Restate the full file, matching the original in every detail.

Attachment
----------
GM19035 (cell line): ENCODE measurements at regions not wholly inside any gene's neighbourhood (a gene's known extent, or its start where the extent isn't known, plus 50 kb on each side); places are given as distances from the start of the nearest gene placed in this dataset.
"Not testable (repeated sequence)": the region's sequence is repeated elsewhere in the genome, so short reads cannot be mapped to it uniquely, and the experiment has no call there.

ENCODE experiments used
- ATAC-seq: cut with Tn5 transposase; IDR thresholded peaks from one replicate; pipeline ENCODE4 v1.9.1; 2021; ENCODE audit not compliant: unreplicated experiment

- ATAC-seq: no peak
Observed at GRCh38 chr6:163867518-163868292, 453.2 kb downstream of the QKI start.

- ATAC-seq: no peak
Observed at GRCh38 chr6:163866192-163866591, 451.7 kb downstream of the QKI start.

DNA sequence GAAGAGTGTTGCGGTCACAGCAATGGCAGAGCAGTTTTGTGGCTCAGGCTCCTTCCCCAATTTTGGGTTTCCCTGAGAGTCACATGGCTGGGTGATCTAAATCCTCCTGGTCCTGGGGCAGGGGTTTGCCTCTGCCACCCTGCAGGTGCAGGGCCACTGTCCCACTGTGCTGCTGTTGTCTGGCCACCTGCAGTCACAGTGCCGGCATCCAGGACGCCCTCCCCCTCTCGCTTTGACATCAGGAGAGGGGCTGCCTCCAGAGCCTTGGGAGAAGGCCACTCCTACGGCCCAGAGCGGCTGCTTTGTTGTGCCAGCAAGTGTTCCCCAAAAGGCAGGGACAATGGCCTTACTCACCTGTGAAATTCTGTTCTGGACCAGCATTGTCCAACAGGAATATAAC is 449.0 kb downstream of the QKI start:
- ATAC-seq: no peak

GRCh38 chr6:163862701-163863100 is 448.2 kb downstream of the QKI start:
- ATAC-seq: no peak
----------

GM19035 (cell line): ENCODE measurements at regions not wholly inside any gene's neighbourhood (a gene's known extent, or its start where the extent isn't known, plus 50 kb on each side); places are given as distances from the start of the nearest gene placed in this dataset.
"Not testable (repeated sequence)": the region's sequence is repeated elsewhere in the genome, so short reads cannot be mapped to it uniquely, and the experiment has no call there.

ENCODE experiments used
- ATAC-seq: cut with Tn5 transposase; IDR thresholded peaks from one replicate; pipeline ENCODE4 v1.9.1; 2021; ENCODE audit not compliant: unreplicated experiment

- ATAC-seq: no peak
Observed at GRCh38 chr6:163867518-163868292, 453.2 kb downstream of the QKI start.

- ATAC-seq: no peak
Observed at GRCh38 chr6:163866192-163866591, 451.7 kb downstream of the QKI start.

DNA sequence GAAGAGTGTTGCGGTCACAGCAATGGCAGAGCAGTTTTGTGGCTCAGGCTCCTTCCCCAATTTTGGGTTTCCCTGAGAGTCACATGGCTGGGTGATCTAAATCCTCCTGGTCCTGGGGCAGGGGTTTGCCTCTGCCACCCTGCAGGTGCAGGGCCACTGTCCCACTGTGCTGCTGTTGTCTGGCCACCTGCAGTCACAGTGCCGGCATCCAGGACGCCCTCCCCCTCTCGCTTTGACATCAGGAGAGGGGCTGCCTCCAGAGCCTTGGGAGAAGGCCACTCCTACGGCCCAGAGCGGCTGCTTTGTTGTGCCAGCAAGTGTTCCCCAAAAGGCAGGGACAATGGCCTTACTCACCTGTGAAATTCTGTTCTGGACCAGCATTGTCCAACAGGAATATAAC is 449.0 kb downstream of the QKI start:
- ATAC-seq: no peak

GRCh38 chr6:163862701-163863100 is 448.2 kb downstream of the QKI start:
- ATAC-seq: no peak